Several years ago, while recovering from a major accident, I started fixating on the Orioles minor leagues. It was an outstanding decision and a way for me to keep a promise to myself I made when I was in the hospital healing.
Since then I’ve watched as one of the worst systems in the sport has transformed into one of the best. The significance of that shift will never be lost on me. Fortunately, because of where I live in Florida, my seat has been front row and my access encouraged.
There were no podcasts two years ago. There was no way to learn about the inner workings of the system or the day to day happenings throughout the affiliates.
Well that’s also changed. There’s intense coverage from each and every level and I am so proud to be a part of it. I can talk O’s anytime anywhere, and now people even care to hear it. But the overwhelming pride and chance to demonstrate the Orioles recent and future success is not my motivation.
When I got struck by a car on my bicycle I remember the unavoidable moment it happened and my instant of fright. I’ve since recovered both physically and between the ears and no longer am afraid from it. I’m very lucky to be both alive and unafraid and I remind myself all the time.
But I’ll tell you when I do get that lump in my throat and worry…
Several times at baseball games I’ll get a foul ball or one thrown up to me and when I turn and look for a kid to give it to, there’s none there. It stings. I think in that instant ‘what if this is the beginning of the end of baseball’ and that’s not a comforting thought.
So I’m always trying to show parts of the game that are positive and put the players in the spotlight, hoping that young people will see them and make the decision to follow the sport closely. Like lots of other people in lots of other walks of life, especially baseball, I’m insecure about this to the point that if fuels my trying to change it.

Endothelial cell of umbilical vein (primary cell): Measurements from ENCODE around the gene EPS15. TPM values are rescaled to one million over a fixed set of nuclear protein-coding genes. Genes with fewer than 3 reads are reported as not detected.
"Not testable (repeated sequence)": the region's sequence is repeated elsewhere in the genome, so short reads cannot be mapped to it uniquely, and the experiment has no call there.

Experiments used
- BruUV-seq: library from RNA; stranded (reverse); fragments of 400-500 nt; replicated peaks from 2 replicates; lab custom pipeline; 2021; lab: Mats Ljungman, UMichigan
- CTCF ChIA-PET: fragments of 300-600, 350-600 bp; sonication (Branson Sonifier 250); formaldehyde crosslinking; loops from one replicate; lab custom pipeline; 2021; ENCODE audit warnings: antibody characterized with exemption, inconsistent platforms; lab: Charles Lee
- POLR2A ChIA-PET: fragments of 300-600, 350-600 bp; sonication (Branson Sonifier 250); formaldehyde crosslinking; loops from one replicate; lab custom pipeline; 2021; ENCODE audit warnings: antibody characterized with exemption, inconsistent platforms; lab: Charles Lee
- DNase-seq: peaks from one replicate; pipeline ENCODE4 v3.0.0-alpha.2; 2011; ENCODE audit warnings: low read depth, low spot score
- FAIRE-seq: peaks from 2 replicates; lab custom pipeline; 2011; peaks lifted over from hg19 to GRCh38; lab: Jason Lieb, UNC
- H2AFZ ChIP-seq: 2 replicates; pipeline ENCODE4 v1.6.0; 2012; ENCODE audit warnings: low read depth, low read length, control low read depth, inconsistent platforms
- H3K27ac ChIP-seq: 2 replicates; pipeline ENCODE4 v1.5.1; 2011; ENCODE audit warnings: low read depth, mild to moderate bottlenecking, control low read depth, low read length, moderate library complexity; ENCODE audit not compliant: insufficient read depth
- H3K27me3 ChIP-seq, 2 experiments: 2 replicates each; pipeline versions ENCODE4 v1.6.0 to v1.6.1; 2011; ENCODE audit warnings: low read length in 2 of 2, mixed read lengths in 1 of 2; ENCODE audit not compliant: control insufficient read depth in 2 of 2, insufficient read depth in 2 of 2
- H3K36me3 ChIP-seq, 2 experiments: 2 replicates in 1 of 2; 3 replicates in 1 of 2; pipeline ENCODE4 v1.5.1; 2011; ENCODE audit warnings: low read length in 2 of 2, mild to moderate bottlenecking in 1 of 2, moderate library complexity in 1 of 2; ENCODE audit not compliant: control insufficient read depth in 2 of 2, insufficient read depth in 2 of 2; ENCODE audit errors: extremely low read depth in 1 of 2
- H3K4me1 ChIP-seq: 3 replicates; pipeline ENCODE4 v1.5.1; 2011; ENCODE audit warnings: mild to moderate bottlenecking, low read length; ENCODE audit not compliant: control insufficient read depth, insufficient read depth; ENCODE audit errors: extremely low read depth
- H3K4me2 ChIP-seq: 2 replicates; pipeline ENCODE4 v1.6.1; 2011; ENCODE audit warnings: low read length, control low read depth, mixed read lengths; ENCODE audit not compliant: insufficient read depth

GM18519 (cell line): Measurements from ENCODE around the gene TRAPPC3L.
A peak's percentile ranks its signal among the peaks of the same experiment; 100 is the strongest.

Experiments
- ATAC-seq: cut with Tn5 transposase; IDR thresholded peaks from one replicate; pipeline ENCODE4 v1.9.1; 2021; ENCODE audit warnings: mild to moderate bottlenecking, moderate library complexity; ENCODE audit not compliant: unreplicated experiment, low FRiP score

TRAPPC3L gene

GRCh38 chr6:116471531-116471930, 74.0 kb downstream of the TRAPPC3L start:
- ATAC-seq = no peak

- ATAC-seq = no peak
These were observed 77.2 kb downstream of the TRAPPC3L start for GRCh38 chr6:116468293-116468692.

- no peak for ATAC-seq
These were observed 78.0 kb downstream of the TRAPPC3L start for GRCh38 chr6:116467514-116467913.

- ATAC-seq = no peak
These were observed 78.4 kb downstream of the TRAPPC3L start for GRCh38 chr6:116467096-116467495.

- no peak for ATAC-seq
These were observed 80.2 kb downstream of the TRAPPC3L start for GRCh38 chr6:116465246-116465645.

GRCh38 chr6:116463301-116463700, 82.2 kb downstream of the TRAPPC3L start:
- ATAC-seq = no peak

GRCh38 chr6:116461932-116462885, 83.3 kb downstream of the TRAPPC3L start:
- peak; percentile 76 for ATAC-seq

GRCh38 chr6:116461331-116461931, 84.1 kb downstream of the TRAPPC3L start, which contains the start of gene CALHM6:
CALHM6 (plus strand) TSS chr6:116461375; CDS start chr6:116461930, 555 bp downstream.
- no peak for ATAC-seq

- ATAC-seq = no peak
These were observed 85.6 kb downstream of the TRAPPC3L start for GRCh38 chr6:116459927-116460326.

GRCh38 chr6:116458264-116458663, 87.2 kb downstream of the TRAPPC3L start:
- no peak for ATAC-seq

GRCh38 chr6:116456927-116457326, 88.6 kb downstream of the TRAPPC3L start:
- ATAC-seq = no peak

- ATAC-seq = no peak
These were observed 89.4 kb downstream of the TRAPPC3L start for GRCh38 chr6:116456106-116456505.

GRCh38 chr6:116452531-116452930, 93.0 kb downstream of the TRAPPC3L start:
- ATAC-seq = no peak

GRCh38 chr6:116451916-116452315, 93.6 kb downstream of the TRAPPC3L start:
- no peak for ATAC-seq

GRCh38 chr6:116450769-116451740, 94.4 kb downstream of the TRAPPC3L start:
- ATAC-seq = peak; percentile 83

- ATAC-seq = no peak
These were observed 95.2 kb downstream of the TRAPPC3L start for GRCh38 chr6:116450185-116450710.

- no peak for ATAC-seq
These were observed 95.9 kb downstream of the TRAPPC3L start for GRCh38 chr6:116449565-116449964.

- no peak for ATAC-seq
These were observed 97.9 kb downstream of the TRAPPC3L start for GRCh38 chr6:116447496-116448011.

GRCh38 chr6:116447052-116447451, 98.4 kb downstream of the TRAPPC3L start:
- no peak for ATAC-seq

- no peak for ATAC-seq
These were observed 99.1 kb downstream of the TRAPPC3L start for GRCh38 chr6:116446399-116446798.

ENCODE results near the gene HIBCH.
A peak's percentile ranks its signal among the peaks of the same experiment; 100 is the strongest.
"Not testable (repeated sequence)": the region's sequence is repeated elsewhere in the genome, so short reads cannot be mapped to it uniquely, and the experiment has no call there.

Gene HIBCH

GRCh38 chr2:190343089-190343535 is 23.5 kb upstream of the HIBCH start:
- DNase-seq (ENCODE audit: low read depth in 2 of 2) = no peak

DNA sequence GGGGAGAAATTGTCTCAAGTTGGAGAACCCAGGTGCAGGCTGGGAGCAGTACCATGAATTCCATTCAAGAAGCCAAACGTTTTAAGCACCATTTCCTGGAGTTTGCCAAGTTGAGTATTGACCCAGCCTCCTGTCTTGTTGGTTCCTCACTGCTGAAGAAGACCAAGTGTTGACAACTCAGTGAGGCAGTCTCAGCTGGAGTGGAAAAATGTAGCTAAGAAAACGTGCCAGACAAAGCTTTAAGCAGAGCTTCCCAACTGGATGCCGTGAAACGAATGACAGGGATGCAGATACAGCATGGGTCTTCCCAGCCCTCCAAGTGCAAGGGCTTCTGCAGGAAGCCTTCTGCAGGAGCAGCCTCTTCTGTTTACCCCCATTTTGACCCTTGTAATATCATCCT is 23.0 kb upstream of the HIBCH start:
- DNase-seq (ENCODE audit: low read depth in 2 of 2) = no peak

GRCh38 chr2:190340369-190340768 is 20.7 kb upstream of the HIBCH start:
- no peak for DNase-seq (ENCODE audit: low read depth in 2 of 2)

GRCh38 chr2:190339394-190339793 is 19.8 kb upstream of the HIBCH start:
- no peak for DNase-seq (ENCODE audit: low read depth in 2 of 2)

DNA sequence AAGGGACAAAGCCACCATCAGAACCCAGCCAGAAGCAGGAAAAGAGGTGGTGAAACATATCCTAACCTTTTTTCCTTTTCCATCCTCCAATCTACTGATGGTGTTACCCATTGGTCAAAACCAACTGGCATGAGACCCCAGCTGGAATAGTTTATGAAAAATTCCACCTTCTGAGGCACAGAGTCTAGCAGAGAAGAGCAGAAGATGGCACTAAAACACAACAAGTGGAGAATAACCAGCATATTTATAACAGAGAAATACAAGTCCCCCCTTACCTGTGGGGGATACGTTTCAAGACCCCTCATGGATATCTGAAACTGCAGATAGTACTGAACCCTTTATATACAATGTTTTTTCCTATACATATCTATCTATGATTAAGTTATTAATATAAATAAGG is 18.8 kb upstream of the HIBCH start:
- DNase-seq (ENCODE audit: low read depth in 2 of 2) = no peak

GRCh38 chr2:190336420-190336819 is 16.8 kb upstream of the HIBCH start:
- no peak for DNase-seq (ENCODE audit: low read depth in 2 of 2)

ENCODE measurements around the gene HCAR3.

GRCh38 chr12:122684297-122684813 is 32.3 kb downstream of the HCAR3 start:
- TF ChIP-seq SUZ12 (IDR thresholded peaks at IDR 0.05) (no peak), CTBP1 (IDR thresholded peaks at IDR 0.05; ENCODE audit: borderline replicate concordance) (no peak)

I’ve had some success as an ambassador this way, and am even mailing a friend in Baltimore foul balls I collected for him to start practicing with his young son. Anything to continue that circle and keep the game going. By the way, don’t get me started on both sexes playing the game (I’m for it), but know that I’m looking for girls first w/my foul balls these days.
With society seeming to sway and change so quickly, culture affecting lots of decisions and outcomes, it’s great to know that a ball, a couple gloves and some bats can still bring people together and encourage healthy competition. The umpires usually mess things up but hey… I’m 42 now, so I’m finally getting used to that.
There are lots of families, players and other Orioles people that I’d like to thank for hooking me up and helping me out this year. Everybody knows who they are and my extended baseball community continues to grow. That makes me extremely lucky. I’ve even gotten into the Pirates by being close to their A affiliate and FCL complex in Bradenton. Now I know their system inside and out too! The Marauders start the playoffs in a few days and I am an amazing 22-7 watching them in person this year. Hopefully I can be there when they beat the Yankees-affiliated Tampa Tarpons who are pretty darn good themselves.
What I’ve started is not finished, but it’s also not complicated. Loving your team and letting everybody know are a good first few steps to getting closer. Add in some passion and dedicated attendance and you’re further along than you even realize. Don’t think that you’re too young or too inexperienced to make a connection. Support is what drives these people, and it’s so unbelievably easy to do. Nothing should stop you and I’m noticing that the sport and the people in it need you.
I just walked to my local stadium one day and on the field were the GCL Champions for that year. You never know what you’ll see at a game; it may change everything if you’re open to it.
Until next year, goodbye to my FCL family. It has been an amazing season. I expect you to be back and in great shape soon, and to keep in touch. Thanks for sharing so much with me so I can in turn share it with fans.